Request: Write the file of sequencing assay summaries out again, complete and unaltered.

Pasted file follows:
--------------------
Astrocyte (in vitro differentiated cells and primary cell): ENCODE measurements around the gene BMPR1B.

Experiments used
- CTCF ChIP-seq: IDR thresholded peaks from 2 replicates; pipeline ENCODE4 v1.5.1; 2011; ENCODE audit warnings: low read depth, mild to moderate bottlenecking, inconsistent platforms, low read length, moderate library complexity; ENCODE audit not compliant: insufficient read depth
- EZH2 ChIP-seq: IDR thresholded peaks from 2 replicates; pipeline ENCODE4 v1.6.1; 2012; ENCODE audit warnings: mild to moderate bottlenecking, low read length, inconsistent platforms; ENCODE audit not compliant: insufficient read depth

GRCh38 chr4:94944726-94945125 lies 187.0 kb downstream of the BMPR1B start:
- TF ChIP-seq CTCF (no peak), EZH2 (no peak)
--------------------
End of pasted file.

Astrocyte (in vitro differentiated cells and primary cell): ENCODE measurements around the gene BMPR1B.

Experiments used
- CTCF ChIP-seq: IDR thresholded peaks from 2 replicates; pipeline ENCODE4 v1.5.1; 2011; ENCODE audit warnings: low read depth, mild to moderate bottlenecking, inconsistent platforms, low read length, moderate library complexity; ENCODE audit not compliant: insufficient read depth
- EZH2 ChIP-seq: IDR thresholded peaks from 2 replicates; pipeline ENCODE4 v1.6.1; 2012; ENCODE audit warnings: mild to moderate bottlenecking, low read length, inconsistent platforms; ENCODE audit not compliant: insufficient read depth

GRCh38 chr4:94944726-94945125 lies 187.0 kb downstream of the BMPR1B start:
- TF ChIP-seq CTCF (no peak), EZH2 (no peak)